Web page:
Traditionally big organisations developing products had big projects, which due to the big size of the projects, could be handled by a majority of full-time resources, even though they were specialised (I-shaped competences), compared to broad competences (T-shaped). But, the last decades, smaller companies have started to compete by making smaller and faster projects. If we think about it, that means that smaller companies have the big advantage of broader (T-shaped) competences among their employees, while bigger companies normally are more specialised. This in turn means that bigger organisations need to use part-time resources in smaller projects, while smaller organisations can use full-time resources, which generates an enormous increase of project/product administration waste for the bigger organisations. If we estimate 25% waste (meeting time) for every project an employee is working in (and increasing for every project due to Miller’s law), some simple calculations give us that when any employee reaches 3-4 projects, only overtime can generate value for the customer. For smaller companies that are able to compete with bigger ones, often outside the bigger organisations core competencies, the efficiency can differ 2-3 times in speed or developing 2-3 times more products, mostly due to this waste.
If we instead make our activities smaller and smaller like agile way of working to achieve fast deliveries, we will have the same phenomena of project/production administration waste. This means, that even if we now can use the same employee or team, we instead need to put more and more effort in breaking down the activities in smaller activities meaning more coordination, which is actually needed when having specialised resources. And every time we start an activity means a context shift and a lot of energy to understand how to solve the activity, which also is waste. But small activities also mean something more, it means not only longer, but also more queues, which we can refer to as mean queues, which always are wasteful.
So with specialists, we have people (or teams) in queues to handle bigger activities, but in agile we instead have smaller activities in queues to people (or teams), and queues always generate more problems. Also, in agile development, especially at scale, where the teams work together, but where the too small activities easily generate quality issues on the whole, if not having an appropriate top-down approach.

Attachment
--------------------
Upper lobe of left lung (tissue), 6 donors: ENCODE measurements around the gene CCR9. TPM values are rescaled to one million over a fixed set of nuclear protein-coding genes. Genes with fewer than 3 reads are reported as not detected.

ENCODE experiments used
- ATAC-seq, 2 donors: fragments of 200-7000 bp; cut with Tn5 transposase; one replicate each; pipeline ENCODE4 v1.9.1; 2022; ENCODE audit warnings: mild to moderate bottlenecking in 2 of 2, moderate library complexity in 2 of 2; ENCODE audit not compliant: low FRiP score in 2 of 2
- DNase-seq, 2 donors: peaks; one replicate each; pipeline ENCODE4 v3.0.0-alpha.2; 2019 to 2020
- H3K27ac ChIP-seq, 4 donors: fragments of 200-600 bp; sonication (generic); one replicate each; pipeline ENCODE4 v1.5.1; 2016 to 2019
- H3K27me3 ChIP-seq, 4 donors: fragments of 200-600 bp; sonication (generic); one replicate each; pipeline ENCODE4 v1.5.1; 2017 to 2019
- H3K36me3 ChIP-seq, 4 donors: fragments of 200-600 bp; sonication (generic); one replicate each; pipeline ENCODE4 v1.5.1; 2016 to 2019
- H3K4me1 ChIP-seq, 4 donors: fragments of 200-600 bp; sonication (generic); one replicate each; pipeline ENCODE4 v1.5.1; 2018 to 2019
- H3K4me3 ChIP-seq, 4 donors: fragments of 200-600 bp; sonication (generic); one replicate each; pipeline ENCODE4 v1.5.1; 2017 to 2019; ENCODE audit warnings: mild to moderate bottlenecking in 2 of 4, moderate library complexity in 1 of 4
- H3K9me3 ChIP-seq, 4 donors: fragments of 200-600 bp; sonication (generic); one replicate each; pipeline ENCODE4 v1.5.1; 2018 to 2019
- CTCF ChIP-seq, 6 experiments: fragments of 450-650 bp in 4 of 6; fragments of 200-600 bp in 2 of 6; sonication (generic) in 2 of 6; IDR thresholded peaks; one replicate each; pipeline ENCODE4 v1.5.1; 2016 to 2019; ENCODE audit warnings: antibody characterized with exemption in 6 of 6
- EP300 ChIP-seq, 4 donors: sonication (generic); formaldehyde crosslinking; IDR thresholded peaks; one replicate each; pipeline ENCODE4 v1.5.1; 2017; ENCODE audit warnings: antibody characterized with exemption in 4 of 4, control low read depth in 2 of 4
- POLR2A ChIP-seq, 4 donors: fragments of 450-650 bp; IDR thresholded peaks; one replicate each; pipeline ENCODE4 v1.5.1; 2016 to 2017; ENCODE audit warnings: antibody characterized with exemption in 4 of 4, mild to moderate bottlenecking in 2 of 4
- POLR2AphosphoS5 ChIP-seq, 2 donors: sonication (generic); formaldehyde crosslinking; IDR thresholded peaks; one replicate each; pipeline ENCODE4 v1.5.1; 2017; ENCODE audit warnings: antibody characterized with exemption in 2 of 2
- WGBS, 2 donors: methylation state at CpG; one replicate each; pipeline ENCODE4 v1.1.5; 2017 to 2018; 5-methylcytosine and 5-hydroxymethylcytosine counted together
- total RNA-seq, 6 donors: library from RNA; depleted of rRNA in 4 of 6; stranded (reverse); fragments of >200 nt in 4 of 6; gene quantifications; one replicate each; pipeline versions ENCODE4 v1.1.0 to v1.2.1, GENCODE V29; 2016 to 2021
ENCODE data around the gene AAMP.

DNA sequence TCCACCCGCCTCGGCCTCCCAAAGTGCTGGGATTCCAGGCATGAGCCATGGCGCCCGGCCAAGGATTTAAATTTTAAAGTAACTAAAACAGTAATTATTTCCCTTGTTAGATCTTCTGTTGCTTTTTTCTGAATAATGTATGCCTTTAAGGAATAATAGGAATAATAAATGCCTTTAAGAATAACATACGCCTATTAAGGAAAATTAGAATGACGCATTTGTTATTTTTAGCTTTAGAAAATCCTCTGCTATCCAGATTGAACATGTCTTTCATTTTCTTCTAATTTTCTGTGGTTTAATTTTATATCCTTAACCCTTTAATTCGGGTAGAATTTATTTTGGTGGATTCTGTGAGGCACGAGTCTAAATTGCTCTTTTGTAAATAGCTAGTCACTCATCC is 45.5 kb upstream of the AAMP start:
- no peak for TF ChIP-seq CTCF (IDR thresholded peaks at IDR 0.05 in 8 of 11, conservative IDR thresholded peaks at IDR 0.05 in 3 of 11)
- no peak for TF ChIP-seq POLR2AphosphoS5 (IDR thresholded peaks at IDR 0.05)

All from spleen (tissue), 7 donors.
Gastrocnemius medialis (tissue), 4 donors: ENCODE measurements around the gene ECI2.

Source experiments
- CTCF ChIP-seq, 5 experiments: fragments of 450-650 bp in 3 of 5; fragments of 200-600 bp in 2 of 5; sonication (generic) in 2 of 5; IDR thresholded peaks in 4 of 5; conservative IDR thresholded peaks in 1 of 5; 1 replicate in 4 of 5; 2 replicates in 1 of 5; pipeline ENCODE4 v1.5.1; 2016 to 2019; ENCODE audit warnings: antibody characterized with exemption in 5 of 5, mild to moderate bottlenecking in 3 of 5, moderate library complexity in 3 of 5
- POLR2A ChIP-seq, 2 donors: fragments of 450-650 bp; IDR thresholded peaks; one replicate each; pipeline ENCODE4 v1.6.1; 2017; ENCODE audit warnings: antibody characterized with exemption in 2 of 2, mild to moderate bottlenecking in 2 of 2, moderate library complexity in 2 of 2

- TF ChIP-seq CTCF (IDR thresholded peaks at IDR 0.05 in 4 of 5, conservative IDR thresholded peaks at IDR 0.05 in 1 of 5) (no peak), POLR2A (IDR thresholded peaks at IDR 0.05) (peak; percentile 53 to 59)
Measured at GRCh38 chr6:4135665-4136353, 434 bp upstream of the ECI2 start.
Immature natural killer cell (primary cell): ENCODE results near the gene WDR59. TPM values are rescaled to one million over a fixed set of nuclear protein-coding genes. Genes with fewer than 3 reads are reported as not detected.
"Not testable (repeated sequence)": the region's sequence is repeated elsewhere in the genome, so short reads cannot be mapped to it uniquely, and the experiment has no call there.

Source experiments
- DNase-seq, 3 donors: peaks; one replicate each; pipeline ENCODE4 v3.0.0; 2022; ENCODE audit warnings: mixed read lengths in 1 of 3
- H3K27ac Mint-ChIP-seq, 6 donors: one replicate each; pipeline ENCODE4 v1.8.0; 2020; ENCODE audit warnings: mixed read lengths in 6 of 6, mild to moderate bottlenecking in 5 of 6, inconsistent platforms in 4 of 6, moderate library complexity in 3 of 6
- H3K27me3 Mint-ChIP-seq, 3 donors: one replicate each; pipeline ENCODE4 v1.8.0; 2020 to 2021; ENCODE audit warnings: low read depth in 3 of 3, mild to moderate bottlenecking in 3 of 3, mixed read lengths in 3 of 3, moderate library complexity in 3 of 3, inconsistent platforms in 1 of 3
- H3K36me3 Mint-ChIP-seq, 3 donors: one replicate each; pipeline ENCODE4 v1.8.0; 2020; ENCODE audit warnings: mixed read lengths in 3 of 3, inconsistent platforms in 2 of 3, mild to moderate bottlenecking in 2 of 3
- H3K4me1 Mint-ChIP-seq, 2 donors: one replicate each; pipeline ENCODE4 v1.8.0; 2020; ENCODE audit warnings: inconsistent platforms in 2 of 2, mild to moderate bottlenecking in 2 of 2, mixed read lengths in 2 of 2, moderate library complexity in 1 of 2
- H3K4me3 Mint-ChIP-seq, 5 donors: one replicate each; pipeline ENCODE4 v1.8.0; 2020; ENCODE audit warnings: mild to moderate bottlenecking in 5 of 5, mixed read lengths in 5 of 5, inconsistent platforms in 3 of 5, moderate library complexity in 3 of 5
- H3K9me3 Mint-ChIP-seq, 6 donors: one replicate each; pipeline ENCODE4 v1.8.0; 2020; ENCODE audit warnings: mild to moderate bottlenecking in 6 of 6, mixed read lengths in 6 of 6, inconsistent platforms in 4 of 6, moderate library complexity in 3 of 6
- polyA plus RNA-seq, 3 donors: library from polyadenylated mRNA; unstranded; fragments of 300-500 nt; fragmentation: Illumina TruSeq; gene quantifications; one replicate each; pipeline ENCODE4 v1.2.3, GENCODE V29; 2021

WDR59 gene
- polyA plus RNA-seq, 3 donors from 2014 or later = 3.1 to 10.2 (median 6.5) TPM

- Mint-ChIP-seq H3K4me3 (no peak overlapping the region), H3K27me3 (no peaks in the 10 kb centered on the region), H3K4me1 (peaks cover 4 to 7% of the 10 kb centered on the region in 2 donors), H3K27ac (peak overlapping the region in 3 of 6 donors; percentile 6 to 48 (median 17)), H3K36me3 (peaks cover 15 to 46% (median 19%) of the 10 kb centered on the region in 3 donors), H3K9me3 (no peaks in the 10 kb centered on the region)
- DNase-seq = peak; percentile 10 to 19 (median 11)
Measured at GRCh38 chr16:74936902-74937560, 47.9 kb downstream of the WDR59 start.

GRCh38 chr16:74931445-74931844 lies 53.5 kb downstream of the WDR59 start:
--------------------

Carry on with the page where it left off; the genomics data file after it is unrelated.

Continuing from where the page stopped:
But, as we stated, the difference between specialisation and small activities of work, is very small and both generates more meetings, where no actual value for the customers is added. And many times, when having problems with efficiency and effectiveness, both traditionally and at agile at scale, the solutions to these problems have to specialise even more for the former and even smaller parts for the latter. And note also that, the smaller the activities become, the more specific they will be, which over time in turn means a high risk for specialisation between employees and teams also using agile methods, especially when scaling agile in big organisations. The end point will be specialisation also for agile development, in the same way as for big traditional organisations, even if the starting point is different.
We can conclude that the second and third types of meetings need to be reduced to a minimum, because otherwise we will have too little time for the necessary meetings where we are solving our activities that brings value to the customers. And it is also easy to see, that if we not solve the root causes to our problems, it will not only generate more meetings for discussing problems, but it will in many cases also generate more project/product administration waste meetings and/or more participants at the existing project/product meetings.
Therefore, solving the root causes to our organisational problems are always top priority to remove and reduce wasteful meetings. Otherwise, we cannot know when we have unnecessarily too many meetings and/or unnecessarily many participants at the meetings.
This was all for today.
C u soon again.